Editors' note: The U.S. version of the Samsung NC20 is now available through online retailers for $549.
Samsung's NC20 stands out from the crowd in two very important ways. First, it's one of only a handful of 12-inch Netbooks (the best-known example being Dell's Vista-addled Mini 12); secondly, it's the first laptop we've tested with Via's Nano CPU, intended as an alternative to Intel's popular Atom processor.
The Atom is found in virtually every other Netbook, so it's always good to see some competition, and the new Nano managed to fight Intel to a tie, beating it in some benchmarks and falling behind in others--but keep in mind the Nano was powering a larger screen with a higher resolution. We look forward to seeing the Nano in other systems, especially if it can undercut Intel's Atom pricing and bring Netbook costs down even more.
We're more concerned about the NC20's 12-inch size, which blurs the line between typical Netbooks (and we're even hesitant to use the term in reference to a 12-inch display) and more full-featured ultraportable laptops. The key to Netbook satisfaction is keeping one's expectations realistic, and with a larger screen and keyboard, the NC20 looks and feels more like a traditional laptop, but still struggles, as all Netbooks do, with multitasking and video streaming.
Our test unit was an imported Korean version of the NC20, but when it's available in the U.S., we expect it to sell for between $500 and $600, based on prices in other markets and current exchange rates. We'll update this review when we get our hands on the American version of the NC20.
|Price as reviewed||$549|
|Processor||1.3GHz Via Nano|
|Memory||1GB, 533MHz DDR2|
|Hard drive||160GB 5,400rpm|
|Graphics||VIA Chrome9 HC3 IGP (integrated)|
|Operating system||Windows XP|
|Dimensions (WD)||11.5x8.5 inches|
|Screen size (diagonal)||12.1 inches|
|System weight / Weight with AC adapter||3.3/4.1 pounds|
As most 12-inch laptops are high-end ultraportables built around expensive ultralow voltage processors, you may be expecting a slim, highly designed system along the lines of Lenovo's U110 and Toshiba's Portege R600. But at about a third of the price, you instead get a thicker, heavier system with a plastic chassis that looks and feels like a grown-up version of the Samsung NC10.
The no-frills chassis contains a reasonably comfortable keyboard with slightly tapered keys and a shortened space bar. The large touch pad is a big improvement over the ones we've seen on smaller 10-inch Netbooks, but the single wide rocker switch that takes the place of left and right mouse buttons feels cheap. There are no media-control or quick-launch buttons, which, while we wouldn't expect them on a Netbook, are common on more traditional 12-inch laptops.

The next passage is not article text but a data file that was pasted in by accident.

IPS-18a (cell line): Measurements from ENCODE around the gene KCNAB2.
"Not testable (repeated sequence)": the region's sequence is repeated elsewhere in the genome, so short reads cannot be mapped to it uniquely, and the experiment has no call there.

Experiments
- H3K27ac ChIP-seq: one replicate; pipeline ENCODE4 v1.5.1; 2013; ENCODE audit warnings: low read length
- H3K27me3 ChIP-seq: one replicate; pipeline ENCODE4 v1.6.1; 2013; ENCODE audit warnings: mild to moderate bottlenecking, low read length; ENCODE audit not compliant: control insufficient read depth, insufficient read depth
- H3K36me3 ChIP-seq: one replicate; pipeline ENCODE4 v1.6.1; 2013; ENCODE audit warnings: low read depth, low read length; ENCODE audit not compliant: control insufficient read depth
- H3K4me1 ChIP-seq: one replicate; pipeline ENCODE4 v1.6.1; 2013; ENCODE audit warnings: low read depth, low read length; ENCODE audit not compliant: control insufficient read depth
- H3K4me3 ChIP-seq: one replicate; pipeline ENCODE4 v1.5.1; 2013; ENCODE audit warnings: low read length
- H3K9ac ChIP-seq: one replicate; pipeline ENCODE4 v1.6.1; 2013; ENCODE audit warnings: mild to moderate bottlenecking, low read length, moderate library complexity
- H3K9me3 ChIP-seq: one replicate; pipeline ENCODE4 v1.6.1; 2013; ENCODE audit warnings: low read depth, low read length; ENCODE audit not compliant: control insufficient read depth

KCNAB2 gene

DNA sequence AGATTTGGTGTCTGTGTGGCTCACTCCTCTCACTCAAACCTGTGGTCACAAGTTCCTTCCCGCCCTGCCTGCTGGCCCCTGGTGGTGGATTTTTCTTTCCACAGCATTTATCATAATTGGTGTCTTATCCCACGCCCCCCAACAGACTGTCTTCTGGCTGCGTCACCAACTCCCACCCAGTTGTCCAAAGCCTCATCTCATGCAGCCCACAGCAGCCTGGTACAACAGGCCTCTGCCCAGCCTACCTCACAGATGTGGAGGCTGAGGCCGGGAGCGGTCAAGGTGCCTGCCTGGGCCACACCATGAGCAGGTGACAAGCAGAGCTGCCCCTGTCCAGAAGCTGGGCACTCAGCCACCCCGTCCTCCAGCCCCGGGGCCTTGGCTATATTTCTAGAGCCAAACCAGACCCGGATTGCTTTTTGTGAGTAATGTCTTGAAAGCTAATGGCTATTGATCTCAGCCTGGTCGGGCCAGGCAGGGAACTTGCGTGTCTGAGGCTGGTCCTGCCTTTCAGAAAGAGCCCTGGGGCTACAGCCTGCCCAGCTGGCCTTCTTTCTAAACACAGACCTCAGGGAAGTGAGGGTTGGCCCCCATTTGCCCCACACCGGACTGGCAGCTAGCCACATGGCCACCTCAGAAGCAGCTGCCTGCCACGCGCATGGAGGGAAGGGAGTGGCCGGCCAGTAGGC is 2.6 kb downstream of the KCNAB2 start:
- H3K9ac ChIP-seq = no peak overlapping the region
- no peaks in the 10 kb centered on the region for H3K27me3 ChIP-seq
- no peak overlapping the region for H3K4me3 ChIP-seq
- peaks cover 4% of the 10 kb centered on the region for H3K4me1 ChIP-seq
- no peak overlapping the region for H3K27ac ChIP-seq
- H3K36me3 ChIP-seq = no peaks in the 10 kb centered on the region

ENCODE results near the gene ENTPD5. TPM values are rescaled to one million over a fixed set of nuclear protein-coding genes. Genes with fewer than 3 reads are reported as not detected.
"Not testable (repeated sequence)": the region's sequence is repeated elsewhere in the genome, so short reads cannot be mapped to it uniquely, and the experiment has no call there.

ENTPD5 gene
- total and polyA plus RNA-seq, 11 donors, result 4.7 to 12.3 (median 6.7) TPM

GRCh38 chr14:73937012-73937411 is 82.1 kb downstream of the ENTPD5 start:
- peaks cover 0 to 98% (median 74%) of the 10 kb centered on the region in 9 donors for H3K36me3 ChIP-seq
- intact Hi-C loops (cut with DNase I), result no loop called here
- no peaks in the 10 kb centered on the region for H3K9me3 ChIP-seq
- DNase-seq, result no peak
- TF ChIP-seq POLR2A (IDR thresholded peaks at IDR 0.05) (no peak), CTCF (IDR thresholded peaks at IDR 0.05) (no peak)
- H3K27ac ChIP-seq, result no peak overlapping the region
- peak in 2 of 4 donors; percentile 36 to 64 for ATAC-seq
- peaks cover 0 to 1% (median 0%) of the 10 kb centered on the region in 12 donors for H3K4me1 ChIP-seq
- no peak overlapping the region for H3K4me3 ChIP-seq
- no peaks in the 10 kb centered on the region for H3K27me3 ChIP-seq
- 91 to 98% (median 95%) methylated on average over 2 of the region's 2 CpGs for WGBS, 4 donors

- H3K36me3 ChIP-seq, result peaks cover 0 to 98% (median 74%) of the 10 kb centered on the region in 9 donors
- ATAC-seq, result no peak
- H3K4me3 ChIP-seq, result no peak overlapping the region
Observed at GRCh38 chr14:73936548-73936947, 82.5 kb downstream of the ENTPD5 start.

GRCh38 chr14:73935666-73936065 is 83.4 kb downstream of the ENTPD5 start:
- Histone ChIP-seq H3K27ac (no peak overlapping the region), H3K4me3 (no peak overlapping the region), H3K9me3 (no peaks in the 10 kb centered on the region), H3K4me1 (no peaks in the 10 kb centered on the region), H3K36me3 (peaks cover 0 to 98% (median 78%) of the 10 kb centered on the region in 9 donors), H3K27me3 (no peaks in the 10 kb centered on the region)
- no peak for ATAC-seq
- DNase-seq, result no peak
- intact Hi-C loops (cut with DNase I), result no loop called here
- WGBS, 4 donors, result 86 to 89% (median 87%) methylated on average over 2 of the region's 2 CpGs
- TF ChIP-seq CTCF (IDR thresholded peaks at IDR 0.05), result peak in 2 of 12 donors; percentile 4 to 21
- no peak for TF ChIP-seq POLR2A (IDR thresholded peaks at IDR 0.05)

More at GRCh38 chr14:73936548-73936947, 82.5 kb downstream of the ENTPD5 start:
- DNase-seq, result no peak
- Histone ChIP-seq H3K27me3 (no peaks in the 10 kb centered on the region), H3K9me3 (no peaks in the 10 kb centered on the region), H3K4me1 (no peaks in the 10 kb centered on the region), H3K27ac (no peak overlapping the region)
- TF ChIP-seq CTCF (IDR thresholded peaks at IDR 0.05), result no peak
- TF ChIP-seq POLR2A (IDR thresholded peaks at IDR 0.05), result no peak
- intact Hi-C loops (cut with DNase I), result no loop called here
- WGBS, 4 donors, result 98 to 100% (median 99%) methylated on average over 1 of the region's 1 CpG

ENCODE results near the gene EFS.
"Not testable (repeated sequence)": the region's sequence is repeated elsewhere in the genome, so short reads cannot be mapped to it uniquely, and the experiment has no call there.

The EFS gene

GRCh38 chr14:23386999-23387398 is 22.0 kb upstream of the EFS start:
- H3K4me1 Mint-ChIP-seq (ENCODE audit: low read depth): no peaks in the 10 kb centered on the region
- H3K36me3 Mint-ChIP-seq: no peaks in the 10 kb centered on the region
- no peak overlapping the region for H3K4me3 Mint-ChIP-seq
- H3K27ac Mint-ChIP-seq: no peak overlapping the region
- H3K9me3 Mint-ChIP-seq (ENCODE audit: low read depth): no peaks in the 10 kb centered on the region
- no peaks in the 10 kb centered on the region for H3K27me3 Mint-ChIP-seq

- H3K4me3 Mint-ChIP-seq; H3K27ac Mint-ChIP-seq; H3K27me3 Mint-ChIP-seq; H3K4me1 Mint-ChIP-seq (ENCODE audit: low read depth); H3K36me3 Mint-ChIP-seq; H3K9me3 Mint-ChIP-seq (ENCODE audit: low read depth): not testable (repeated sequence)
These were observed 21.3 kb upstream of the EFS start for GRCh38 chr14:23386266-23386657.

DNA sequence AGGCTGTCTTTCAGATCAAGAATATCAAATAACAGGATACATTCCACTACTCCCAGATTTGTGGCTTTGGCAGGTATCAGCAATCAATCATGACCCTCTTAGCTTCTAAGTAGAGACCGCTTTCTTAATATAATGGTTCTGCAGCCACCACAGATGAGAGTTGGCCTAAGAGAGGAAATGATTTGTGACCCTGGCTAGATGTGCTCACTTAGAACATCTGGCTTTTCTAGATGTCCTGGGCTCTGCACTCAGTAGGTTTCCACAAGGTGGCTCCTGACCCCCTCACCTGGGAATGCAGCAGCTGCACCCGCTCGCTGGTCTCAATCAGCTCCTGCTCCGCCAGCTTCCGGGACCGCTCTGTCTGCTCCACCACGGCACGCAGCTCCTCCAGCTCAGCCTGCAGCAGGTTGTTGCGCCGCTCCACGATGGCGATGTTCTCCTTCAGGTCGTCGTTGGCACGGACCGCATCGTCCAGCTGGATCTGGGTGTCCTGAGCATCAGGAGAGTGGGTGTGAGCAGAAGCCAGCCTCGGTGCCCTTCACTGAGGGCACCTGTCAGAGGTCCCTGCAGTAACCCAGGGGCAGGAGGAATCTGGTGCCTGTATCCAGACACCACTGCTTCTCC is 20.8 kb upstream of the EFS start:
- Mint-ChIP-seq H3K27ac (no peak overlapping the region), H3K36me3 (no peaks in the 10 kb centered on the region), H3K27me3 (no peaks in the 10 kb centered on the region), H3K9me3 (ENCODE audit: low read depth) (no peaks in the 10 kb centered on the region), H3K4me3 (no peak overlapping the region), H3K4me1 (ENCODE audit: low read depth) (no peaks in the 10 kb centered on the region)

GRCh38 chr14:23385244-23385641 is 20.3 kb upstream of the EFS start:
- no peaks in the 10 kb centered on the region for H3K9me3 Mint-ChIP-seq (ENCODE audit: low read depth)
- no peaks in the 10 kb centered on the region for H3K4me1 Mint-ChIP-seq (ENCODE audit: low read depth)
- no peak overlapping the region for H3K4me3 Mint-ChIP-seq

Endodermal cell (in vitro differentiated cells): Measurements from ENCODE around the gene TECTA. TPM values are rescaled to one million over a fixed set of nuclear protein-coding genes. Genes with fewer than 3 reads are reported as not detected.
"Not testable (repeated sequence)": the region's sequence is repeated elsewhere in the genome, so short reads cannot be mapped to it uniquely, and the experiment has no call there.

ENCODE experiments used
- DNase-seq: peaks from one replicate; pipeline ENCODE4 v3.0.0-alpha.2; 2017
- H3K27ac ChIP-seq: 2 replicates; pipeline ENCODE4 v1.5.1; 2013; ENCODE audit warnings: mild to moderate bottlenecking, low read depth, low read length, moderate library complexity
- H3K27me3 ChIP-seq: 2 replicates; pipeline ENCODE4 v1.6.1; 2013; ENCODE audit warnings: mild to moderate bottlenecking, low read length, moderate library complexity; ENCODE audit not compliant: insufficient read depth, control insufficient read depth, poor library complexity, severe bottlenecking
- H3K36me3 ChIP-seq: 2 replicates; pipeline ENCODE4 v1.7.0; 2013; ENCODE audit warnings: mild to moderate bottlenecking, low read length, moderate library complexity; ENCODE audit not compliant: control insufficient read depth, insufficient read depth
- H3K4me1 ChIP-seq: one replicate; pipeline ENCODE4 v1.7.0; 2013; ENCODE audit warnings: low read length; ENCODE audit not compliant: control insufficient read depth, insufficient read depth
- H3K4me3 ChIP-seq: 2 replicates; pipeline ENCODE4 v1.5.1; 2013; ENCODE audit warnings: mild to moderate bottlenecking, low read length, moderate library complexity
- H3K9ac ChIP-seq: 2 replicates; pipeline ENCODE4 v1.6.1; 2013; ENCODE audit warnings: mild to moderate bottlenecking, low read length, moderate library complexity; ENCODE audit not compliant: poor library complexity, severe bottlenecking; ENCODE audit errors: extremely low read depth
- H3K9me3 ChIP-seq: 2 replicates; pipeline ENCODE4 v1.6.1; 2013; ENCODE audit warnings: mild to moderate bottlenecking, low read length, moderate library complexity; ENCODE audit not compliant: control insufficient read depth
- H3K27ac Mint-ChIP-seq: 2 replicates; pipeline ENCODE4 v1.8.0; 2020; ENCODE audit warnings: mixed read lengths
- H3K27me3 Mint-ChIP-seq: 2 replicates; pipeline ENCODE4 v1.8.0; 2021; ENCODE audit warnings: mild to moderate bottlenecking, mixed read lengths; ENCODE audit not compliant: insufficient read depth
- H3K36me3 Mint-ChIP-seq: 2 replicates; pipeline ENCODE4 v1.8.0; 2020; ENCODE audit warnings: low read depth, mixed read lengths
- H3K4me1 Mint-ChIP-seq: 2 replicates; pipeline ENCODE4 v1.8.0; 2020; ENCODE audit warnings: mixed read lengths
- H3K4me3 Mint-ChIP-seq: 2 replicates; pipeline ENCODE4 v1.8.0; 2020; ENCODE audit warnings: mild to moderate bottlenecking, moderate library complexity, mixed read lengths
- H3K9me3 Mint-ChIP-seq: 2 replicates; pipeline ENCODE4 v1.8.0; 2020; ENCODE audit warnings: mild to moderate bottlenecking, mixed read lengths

The 12.1-inch wide-screen LCD display offers a 1,280x800 native resolution, which is the same as you'd typically find on a 13- or 15-inch laptop. That lets you view more of a Web page than the 1,024x600 resolution we've seen on most 10-inch Netbooks. Even though it's the right resolution for watching 720p HD video, the system showed typical Netbook-style stuttering when trying to stream HD content. Via's integrated graphics chip also includes an app called Screen Toys for monitor management, screen rotation, and other option tweaks.
|Samsung NC20||Average for category [Netbook]|
|Audio||Stereo speakers, headphone/microphone jacks||Stereo speakers, headphone/microphone jacks|
|Data||3 USB 2.0, SD card reader||2 USB 2.0, SD card reader|
|Networking||Ethernet, 802.11 b/g/n Wi-Fi, Bluetooth||Ethernet, 802.11 b/g/n Wi-Fi, Bluetooth|
Netbooks in general are starting to add higher-end extras such as HDMI ports or ExpressCard slots, but the Samsung NC20 has a standard no-frills selection.
More important is the 1.3GHz Via Nano CPU, which is this system's main selling point. As described by CNET blogger Brooke Crothers: "Formerly referred to by the code name Isaiah, Nano is based on the x86 architecture, meaning it can run the same software as chips from Intel and Advanced Micro Devices...One of the principal differences between Nano and Atom is that Intel's chip uses a more simple 'in-order execution' design compared to Nano's superscalar, out-of-order design. Because of this more sophisticated design, Nano may deliver better performance than Atom in some cases."
This is not the first time we've seen a Via CPU in a Netbook. HP's Mini-Note 2133, one of the very first pre-Atom Netbooks, used Via's C7-M ULV to disappointing results. But the new Nano, specifically designed for small, low-power laptops, was a different story.
In our benchmark tests, the Via Nano held its own against the Intel Atom, beating both the N270 and N280 versions in our iTunes encoding test, and coming in between them in our JAlbum image-processing test. Only in our multitasking test--which has never treated single-core Netbooks kindly--did the Atom perform notably faster than the Nano.